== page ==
What are your thoughts on emotional trauma?

It’s very real and quite sinister, actually. We normalize it and it becomes acceptable in every future relationship. The two people, or few people if step parents are involved, who are most prominent in our lives are the models of who we become in relationship with others. We don’t have the ability as children to rationalize the “right or wrong” of their emotional behavior - it just is. We can’t internalize the implications of their behavior on us as anything other than normal, and so we create relationships that play out the same emotional dynamic we had with our parents. In a sick sense, constant fear of abandonment, for example, feels perfectly normal. If I met a guy when I was 25 who wanted to make me feel safe and secure, I’d run 100mph in the opposite direction. The feeling was too “sticky” for me - I couldn’t handle it. Whatever we felt in relationship with our parents is going to play out as emotional trauma, if it was unhealthy in any way, unless we actively choose to heal it.

And, lastly, tell us about original sin?

To me, original sin, nature versus nurture, generational curses, family of origin - it’s all the same. Maybe slightly nuanced, but the same way of saying that our family dynamics will repeat themselves. Maybe it manifests differently from one generation to the next - say the child of a histrionic parent medicates with food and makes herself invisible to the world so the parent can have all the attention. But there’s pain there, there’s dysfunction. In our family, substance abuse is the manifestation of a lack of healthy coping skills passed down from generation to generation. But also addiction to attention and relationships. I do believe there’s a genetic component in some cases, but the physical adapts and evolves over time for survival, so maybe our genetic predispositions arise because the emotional coping capabilities aren’t there and the only way we can counter it is with an external fix - it’s all about the ego finding a way to survive. But yes, it’s passed down generation to generation until someone decides to break the pattern.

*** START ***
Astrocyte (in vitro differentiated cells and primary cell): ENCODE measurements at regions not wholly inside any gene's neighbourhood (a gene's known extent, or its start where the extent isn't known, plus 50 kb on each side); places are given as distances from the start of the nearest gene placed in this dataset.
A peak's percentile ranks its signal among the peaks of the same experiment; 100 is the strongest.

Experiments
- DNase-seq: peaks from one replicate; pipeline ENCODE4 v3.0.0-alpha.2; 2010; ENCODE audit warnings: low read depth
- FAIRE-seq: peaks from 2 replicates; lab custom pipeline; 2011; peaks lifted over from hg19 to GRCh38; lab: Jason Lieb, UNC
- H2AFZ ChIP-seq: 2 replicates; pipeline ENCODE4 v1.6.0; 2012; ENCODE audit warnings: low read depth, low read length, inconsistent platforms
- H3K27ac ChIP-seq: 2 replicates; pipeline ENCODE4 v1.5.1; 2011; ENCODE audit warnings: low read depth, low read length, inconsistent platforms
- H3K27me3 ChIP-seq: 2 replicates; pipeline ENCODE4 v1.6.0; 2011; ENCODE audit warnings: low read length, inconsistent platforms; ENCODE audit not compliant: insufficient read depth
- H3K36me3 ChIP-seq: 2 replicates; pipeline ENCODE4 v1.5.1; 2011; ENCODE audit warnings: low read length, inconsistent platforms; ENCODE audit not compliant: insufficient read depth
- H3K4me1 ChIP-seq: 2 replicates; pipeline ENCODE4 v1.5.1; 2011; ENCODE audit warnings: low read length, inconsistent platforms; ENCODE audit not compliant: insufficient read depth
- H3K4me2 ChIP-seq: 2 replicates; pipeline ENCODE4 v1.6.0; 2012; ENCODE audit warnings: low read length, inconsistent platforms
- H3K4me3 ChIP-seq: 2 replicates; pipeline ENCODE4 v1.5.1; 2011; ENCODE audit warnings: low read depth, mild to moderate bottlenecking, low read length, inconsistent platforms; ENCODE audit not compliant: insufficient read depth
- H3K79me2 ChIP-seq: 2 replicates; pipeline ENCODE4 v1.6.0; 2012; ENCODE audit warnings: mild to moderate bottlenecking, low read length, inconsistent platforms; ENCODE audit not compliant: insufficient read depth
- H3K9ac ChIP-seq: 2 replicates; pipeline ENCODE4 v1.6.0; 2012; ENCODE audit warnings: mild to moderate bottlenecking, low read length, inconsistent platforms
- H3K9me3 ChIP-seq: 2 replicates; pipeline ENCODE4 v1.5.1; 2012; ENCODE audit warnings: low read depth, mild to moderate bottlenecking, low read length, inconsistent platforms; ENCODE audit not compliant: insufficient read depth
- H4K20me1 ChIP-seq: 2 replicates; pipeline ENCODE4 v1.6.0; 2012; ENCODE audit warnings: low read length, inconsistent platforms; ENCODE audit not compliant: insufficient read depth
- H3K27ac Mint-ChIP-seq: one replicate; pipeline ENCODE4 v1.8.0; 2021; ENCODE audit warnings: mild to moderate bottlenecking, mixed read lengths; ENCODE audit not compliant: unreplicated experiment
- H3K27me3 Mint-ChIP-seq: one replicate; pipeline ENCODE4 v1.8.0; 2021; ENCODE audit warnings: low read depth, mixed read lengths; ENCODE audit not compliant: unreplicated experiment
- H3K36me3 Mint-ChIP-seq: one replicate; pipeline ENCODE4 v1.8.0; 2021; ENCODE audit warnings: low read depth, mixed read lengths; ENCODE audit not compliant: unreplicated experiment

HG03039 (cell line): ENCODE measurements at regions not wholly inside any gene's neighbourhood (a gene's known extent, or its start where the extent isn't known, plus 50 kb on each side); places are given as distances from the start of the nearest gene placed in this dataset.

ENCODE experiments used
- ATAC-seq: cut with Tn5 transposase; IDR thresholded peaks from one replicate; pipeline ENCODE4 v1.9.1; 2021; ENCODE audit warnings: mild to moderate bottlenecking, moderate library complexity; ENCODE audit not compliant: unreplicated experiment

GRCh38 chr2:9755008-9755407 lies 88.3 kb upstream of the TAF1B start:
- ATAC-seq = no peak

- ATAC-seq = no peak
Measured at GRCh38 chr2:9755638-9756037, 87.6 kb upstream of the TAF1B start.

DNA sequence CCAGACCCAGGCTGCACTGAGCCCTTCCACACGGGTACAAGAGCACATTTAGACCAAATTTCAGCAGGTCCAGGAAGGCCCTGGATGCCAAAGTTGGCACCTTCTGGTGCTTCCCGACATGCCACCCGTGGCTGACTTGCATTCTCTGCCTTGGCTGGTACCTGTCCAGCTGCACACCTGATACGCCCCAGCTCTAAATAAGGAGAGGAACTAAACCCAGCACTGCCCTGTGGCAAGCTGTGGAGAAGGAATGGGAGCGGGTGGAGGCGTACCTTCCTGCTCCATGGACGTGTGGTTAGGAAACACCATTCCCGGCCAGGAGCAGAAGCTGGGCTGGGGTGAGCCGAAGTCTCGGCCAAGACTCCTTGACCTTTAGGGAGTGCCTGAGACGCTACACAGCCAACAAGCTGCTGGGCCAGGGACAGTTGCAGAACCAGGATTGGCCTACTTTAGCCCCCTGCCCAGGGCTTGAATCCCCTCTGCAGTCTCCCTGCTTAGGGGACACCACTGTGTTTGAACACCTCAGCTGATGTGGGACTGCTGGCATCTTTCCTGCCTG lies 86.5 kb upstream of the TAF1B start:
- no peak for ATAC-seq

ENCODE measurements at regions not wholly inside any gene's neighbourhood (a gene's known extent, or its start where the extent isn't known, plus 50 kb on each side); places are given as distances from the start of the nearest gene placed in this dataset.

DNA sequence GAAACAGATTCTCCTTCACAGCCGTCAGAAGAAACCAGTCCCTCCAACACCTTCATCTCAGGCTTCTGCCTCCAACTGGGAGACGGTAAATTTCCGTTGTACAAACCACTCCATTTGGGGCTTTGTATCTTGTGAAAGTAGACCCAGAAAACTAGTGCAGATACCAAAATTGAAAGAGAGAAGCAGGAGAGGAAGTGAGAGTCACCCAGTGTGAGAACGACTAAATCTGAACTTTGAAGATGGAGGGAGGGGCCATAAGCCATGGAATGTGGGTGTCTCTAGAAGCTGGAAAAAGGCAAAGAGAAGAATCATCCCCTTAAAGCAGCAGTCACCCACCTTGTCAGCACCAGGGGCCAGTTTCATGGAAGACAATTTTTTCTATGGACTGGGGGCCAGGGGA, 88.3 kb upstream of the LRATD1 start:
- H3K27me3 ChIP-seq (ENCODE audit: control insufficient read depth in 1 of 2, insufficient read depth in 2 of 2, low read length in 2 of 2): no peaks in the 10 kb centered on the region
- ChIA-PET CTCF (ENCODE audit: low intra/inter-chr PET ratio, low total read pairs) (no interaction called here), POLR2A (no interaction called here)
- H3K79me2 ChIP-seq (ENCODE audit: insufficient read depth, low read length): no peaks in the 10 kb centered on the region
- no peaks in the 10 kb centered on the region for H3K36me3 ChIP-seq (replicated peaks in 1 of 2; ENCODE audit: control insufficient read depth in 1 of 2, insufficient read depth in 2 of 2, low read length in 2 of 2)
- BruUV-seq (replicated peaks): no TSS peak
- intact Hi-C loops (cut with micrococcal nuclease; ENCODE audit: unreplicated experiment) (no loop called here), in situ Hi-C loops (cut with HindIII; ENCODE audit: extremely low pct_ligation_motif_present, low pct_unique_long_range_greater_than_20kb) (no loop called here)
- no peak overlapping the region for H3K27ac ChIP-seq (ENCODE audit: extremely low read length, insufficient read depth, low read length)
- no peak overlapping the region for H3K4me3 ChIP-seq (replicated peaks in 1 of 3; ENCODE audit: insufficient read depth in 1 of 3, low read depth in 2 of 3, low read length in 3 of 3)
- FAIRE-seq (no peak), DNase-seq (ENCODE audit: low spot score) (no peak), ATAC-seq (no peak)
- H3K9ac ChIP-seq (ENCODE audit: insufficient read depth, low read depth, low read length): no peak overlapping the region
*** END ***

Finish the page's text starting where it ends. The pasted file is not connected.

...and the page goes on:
Any parting words?

I’ll leave you with this quote I saw recently that goes something like this “the best thing we can do for our children is to heal ourselves”. Amen to that! Doesn’t mean I won’t, or we won’t, still screw up our kids somehow, but I am at least open with my son about my thoughts on this topic. I keep the dialog open with him and we both keep our minds open and ourselves looking squarely in the mirror these days. At the end of the day, the person staring back is the only one who can break the patterns.